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Thread.Start Method (Object)

Causes the operating system to change the state of the current instance to ThreadState.Running, and optionally supplies an object containing data to be used by the method the thread executes.

Namespace:  System.Threading
Assembly:  mscorlib (in mscorlib.dll)

[HostProtectionAttribute(SecurityAction.LinkDemand, Synchronization = true, 
	ExternalThreading = true)]
public void Start(
	Object parameter
)

Parameters

parameter
Type: System.Object

An object that contains data to be used by the method the thread executes.

ExceptionCondition
ThreadStateException

The thread has already been started.

OutOfMemoryException

There is not enough memory available to start this thread.

InvalidOperationException

This thread was created using a ThreadStart delegate instead of a ParameterizedThreadStart delegate.

NoteNote:

The HostProtectionAttribute attribute applied to this type or member has the following Resources property value: Synchronization | ExternalThreading. The HostProtectionAttribute does not affect desktop applications (which are typically started by double-clicking an icon, typing a command, or entering a URL in a browser). For more information, see the HostProtectionAttribute class or SQL Server Programming and Host Protection Attributes.

Once a thread is in the ThreadState.Running state, the operating system can schedule it for execution. The thread begins executing at the first line of the method represented by the ThreadStart or ParameterizedThreadStart delegate supplied to the thread constructor.

Once the thread terminates, it cannot be restarted with another call to Start.

This overload and the ParameterizedThreadStart delegate make it easy to pass data to a thread procedure, but the technique is not type safe because any object can be passed to this overload. A more robust way to pass data to a thread procedure is to put both the thread procedure and the data fields into a worker object. For more information, see Creating Threads and Passing Data at Start Time.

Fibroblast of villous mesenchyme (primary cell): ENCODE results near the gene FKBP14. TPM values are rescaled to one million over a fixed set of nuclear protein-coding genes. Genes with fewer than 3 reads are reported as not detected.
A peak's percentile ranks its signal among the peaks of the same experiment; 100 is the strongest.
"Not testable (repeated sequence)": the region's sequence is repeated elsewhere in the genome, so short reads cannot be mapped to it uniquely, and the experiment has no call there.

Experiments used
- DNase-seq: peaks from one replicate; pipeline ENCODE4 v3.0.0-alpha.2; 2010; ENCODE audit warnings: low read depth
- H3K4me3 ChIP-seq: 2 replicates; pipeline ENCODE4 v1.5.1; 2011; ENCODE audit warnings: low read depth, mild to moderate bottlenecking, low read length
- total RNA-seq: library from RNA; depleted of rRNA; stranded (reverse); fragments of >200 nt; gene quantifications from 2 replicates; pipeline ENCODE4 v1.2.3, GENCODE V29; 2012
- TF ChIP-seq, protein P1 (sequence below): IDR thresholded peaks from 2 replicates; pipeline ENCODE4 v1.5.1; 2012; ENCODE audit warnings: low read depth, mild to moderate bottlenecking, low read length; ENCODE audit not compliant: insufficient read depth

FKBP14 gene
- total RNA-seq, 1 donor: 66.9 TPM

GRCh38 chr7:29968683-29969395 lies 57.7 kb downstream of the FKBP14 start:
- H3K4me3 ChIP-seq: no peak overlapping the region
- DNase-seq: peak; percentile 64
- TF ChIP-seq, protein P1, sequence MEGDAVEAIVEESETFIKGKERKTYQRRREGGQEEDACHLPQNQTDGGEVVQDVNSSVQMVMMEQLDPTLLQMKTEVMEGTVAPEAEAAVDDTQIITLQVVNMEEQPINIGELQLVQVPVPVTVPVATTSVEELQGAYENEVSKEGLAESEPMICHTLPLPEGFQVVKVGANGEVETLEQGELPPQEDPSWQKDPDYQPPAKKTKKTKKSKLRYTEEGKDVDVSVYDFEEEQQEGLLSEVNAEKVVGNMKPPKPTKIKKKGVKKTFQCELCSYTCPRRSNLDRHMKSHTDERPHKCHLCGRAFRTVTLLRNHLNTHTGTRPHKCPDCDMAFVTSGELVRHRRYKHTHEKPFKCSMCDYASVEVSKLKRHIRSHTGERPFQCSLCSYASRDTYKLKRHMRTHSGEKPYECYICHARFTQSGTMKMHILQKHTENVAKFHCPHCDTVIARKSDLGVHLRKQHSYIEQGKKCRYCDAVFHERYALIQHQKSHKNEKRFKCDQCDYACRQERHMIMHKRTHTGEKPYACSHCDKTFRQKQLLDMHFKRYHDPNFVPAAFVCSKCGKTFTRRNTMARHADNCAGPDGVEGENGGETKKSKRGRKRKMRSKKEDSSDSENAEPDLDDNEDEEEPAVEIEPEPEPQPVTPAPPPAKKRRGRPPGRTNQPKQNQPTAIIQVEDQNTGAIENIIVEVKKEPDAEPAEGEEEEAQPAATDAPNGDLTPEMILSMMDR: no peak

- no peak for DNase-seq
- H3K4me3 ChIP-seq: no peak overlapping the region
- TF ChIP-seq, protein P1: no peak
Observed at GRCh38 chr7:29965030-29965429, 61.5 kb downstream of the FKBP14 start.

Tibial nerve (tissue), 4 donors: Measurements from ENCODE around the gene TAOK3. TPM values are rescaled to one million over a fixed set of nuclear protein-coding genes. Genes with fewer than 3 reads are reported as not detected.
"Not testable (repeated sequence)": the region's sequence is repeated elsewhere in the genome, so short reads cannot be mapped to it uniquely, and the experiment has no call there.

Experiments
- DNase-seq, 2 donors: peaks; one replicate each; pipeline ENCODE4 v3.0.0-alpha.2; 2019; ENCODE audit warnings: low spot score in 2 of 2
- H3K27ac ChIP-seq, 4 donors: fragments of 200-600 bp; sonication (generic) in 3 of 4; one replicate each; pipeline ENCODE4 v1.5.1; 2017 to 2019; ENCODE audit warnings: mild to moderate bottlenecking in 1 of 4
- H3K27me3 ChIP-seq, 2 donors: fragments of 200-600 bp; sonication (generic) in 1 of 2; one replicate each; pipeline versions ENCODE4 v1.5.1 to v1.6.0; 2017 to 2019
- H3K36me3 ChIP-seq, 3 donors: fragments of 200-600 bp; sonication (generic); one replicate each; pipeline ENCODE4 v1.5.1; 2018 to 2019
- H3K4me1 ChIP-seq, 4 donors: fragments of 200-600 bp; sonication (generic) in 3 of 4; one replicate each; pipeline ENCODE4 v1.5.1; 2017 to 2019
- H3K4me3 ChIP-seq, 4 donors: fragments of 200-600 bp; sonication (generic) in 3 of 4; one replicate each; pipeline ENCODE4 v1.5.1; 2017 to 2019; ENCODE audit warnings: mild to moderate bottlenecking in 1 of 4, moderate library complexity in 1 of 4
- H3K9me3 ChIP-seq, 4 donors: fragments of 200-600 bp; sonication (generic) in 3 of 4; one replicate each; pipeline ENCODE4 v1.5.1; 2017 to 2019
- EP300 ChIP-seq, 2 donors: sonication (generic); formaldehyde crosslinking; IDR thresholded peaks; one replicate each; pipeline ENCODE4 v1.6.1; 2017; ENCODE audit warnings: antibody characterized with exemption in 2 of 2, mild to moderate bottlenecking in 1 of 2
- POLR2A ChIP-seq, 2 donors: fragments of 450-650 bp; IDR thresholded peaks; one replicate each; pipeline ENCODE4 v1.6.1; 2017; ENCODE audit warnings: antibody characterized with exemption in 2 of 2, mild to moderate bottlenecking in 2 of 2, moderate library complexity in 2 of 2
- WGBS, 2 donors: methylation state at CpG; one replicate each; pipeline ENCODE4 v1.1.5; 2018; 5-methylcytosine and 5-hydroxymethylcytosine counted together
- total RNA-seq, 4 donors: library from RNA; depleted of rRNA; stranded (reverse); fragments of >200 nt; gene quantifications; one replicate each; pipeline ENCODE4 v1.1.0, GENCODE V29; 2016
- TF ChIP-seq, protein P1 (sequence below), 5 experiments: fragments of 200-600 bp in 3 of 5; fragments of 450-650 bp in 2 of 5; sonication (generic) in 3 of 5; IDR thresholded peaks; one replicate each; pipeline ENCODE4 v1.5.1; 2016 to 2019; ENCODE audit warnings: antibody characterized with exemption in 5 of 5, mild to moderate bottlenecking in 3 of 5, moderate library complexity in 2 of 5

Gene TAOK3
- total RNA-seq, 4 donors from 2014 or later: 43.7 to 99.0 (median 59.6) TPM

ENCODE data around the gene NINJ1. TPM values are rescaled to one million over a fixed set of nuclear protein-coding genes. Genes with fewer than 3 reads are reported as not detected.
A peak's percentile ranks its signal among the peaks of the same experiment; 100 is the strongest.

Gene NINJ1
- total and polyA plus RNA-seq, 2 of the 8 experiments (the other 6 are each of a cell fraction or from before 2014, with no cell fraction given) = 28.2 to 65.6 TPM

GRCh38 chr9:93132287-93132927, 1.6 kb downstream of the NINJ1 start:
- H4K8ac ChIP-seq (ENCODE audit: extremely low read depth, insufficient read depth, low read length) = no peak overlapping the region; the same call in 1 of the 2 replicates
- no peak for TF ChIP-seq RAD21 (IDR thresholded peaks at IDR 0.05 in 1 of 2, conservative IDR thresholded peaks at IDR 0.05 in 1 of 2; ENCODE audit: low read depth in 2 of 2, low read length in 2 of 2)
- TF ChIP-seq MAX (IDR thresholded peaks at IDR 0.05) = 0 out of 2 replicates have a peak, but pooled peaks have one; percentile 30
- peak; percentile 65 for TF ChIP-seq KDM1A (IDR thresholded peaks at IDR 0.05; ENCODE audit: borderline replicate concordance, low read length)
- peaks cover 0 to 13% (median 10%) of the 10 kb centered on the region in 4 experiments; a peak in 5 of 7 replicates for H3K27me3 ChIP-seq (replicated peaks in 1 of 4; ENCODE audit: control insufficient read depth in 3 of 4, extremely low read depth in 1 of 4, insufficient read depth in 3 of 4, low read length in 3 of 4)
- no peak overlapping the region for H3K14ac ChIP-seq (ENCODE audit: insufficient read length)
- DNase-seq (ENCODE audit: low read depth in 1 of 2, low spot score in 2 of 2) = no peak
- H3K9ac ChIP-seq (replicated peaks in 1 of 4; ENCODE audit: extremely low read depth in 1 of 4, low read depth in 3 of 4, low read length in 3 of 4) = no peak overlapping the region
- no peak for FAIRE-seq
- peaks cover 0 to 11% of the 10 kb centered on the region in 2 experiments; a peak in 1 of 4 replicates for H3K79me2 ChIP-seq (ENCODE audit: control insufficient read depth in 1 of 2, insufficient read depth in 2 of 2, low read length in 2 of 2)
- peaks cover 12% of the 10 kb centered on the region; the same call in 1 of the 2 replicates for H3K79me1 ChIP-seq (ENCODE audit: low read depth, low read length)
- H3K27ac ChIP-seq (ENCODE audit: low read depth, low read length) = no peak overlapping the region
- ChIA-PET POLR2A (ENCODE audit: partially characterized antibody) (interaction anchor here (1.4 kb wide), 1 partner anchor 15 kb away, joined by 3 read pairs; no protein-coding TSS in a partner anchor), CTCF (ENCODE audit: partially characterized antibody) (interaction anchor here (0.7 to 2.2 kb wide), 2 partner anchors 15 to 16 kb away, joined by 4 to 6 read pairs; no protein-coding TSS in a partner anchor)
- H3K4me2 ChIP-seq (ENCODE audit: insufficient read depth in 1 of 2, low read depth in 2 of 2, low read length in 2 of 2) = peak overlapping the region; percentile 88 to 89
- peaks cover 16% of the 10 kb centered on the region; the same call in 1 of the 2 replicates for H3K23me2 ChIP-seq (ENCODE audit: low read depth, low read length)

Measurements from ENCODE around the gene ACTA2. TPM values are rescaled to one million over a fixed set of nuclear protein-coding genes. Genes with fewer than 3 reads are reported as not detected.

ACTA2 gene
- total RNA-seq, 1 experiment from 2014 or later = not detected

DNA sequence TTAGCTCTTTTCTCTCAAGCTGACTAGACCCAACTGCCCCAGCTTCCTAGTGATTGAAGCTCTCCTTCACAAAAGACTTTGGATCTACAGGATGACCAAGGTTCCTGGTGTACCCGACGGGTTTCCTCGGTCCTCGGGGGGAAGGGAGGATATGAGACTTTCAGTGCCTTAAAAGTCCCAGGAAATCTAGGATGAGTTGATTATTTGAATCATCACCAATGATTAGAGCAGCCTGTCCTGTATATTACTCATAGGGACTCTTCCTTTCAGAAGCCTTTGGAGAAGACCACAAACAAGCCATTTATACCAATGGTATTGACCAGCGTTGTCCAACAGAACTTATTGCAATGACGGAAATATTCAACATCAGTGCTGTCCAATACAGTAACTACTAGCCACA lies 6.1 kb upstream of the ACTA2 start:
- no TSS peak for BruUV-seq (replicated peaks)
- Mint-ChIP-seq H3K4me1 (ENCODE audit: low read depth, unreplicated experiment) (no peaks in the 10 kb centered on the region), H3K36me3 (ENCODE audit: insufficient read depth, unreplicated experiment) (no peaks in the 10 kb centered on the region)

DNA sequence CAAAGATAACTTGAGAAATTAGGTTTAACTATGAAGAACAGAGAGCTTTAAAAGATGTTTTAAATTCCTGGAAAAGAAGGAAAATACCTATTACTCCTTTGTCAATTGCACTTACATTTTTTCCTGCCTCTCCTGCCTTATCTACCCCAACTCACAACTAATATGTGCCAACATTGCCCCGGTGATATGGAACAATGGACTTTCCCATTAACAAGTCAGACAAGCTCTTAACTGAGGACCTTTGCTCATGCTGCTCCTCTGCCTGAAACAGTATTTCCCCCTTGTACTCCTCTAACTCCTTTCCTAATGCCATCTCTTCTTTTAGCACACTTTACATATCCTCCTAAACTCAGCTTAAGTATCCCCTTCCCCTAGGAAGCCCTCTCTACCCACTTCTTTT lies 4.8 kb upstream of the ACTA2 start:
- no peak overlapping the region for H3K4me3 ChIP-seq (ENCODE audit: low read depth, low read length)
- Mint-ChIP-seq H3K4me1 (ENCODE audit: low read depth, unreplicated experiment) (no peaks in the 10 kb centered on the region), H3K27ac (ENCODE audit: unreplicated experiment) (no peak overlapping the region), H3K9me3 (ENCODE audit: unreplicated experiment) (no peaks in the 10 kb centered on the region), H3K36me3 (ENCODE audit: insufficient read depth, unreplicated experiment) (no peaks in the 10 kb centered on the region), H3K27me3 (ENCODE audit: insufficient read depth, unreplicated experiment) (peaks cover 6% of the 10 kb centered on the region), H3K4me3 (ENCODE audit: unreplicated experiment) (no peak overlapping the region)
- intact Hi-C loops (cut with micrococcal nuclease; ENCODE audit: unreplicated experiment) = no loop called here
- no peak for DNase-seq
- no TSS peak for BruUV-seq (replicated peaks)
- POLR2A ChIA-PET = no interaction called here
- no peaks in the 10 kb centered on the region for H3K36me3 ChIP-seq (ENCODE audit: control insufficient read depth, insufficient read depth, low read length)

The following code example shows the syntax for creating and using a ParameterizedThreadStart delegate with a static method and an instance method.

using System;
using System.Threading;

public class Work
{
    public static void Main()
    {
        // To start a thread using a shared thread procedure, use 
        // the class name and method name when you create the  
        // ParameterizedThreadStart delegate. C# infers the  
        // appropriate delegate creation syntax: 
        //    new ParameterizedThreadStart(Work.DoWork) 
        //
        Thread newThread = new Thread(Work.DoWork);

        // Use the overload of the Start method that has a 
        // parameter of type Object. You can create an object that 
        // contains several pieces of data, or you can pass any  
        // reference type or value type. The following code passes 
        // the integer value 42. 
        //
        newThread.Start(42);

        // To start a thread using an instance method for the thread  
        // procedure, use the instance variable and method name when  
        // you create the ParameterizedThreadStart delegate. C# infers  
        // the appropriate delegate creation syntax: 
        //    new ParameterizedThreadStart(w.DoMoreWork) 
        //
        Work w = new Work();
        newThread = new Thread(w.DoMoreWork);

        // Pass an object containing data for the thread. 
        //
        newThread.Start("The answer.");
    }

    public static void DoWork(object data)
    {
        Console.WriteLine("Static thread procedure. Data='{0}'",
            data);
    }

    public void DoMoreWork(object data)
    {
        Console.WriteLine("Instance thread procedure. Data='{0}'",
            data);
    }
}

/* This code example produces the following output (the order 
   of the lines might vary):

Static thread procedure. Data='42'
Instance thread procedure. Data='The answer'
*/

Windows 7, Windows Vista, Windows XP SP2, Windows XP Media Center Edition, Windows XP Professional x64 Edition, Windows XP Starter Edition, Windows Server 2008 R2, Windows Server 2008, Windows Server 2003, Windows Server 2000 SP4, Windows Millennium Edition, Windows 98

The .NET Framework and .NET Compact Framework do not support all versions of every platform. For a list of the supported versions, see .NET Framework System Requirements.

.NET Framework

Supported in: 3.5, 3.0, 2.0

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